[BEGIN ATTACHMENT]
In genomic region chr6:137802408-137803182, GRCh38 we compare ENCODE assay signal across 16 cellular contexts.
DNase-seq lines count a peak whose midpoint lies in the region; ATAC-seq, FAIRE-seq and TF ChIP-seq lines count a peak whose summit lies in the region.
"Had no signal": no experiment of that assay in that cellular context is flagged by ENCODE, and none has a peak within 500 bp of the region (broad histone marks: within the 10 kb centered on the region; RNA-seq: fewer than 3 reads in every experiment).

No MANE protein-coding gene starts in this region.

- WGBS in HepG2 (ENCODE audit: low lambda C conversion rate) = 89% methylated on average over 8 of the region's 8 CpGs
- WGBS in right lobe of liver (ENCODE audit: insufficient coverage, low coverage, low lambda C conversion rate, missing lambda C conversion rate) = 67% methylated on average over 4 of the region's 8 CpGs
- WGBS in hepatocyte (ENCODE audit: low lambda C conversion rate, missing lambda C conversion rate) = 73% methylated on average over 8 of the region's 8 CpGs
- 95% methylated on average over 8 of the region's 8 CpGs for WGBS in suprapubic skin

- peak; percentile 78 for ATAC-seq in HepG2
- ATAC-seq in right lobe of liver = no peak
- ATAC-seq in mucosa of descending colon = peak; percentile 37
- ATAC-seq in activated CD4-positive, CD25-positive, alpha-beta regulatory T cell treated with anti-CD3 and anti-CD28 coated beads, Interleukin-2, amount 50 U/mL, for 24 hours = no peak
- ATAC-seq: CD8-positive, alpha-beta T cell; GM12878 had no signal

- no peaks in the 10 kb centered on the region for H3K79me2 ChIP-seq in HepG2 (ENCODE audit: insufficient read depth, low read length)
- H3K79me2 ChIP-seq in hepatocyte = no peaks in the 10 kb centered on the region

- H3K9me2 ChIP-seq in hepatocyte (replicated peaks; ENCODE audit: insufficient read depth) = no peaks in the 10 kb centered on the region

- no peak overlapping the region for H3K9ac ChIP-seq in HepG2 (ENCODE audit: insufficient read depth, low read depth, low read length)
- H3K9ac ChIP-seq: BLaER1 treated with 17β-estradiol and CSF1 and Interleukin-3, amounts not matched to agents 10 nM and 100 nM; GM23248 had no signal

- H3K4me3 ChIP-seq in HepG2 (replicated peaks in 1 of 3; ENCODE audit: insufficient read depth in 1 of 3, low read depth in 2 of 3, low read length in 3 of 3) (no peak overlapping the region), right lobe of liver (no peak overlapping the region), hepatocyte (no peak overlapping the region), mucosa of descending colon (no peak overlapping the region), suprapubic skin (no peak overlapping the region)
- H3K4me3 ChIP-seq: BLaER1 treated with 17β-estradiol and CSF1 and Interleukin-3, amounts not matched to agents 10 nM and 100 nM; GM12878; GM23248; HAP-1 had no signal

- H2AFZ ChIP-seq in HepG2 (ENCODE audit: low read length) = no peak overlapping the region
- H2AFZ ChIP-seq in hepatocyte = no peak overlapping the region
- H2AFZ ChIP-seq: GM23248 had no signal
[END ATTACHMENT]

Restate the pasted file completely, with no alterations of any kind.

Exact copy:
In genomic region chr6:137802408-137803182, GRCh38 we compare ENCODE assay signal across 16 cellular contexts.
DNase-seq lines count a peak whose midpoint lies in the region; ATAC-seq, FAIRE-seq and TF ChIP-seq lines count a peak whose summit lies in the region.
"Had no signal": no experiment of that assay in that cellular context is flagged by ENCODE, and none has a peak within 500 bp of the region (broad histone marks: within the 10 kb centered on the region; RNA-seq: fewer than 3 reads in every experiment).

No MANE protein-coding gene starts in this region.

- WGBS in HepG2 (ENCODE audit: low lambda C conversion rate) = 89% methylated on average over 8 of the region's 8 CpGs
- WGBS in right lobe of liver (ENCODE audit: insufficient coverage, low coverage, low lambda C conversion rate, missing lambda C conversion rate) = 67% methylated on average over 4 of the region's 8 CpGs
- WGBS in hepatocyte (ENCODE audit: low lambda C conversion rate, missing lambda C conversion rate) = 73% methylated on average over 8 of the region's 8 CpGs
- 95% methylated on average over 8 of the region's 8 CpGs for WGBS in suprapubic skin

- peak; percentile 78 for ATAC-seq in HepG2
- ATAC-seq in right lobe of liver = no peak
- ATAC-seq in mucosa of descending colon = peak; percentile 37
- ATAC-seq in activated CD4-positive, CD25-positive, alpha-beta regulatory T cell treated with anti-CD3 and anti-CD28 coated beads, Interleukin-2, amount 50 U/mL, for 24 hours = no peak
- ATAC-seq: CD8-positive, alpha-beta T cell; GM12878 had no signal

- no peaks in the 10 kb centered on the region for H3K79me2 ChIP-seq in HepG2 (ENCODE audit: insufficient read depth, low read length)
- H3K79me2 ChIP-seq in hepatocyte = no peaks in the 10 kb centered on the region

- H3K9me2 ChIP-seq in hepatocyte (replicated peaks; ENCODE audit: insufficient read depth) = no peaks in the 10 kb centered on the region

- no peak overlapping the region for H3K9ac ChIP-seq in HepG2 (ENCODE audit: insufficient read depth, low read depth, low read length)
- H3K9ac ChIP-seq: BLaER1 treated with 17β-estradiol and CSF1 and Interleukin-3, amounts not matched to agents 10 nM and 100 nM; GM23248 had no signal

- H3K4me3 ChIP-seq in HepG2 (replicated peaks in 1 of 3; ENCODE audit: insufficient read depth in 1 of 3, low read depth in 2 of 3, low read length in 3 of 3) (no peak overlapping the region), right lobe of liver (no peak overlapping the region), hepatocyte (no peak overlapping the region), mucosa of descending colon (no peak overlapping the region), suprapubic skin (no peak overlapping the region)
- H3K4me3 ChIP-seq: BLaER1 treated with 17β-estradiol and CSF1 and Interleukin-3, amounts not matched to agents 10 nM and 100 nM; GM12878; GM23248; HAP-1 had no signal

- H2AFZ ChIP-seq in HepG2 (ENCODE audit: low read length) = no peak overlapping the region
- H2AFZ ChIP-seq in hepatocyte = no peak overlapping the region
- H2AFZ ChIP-seq: GM23248 had no signal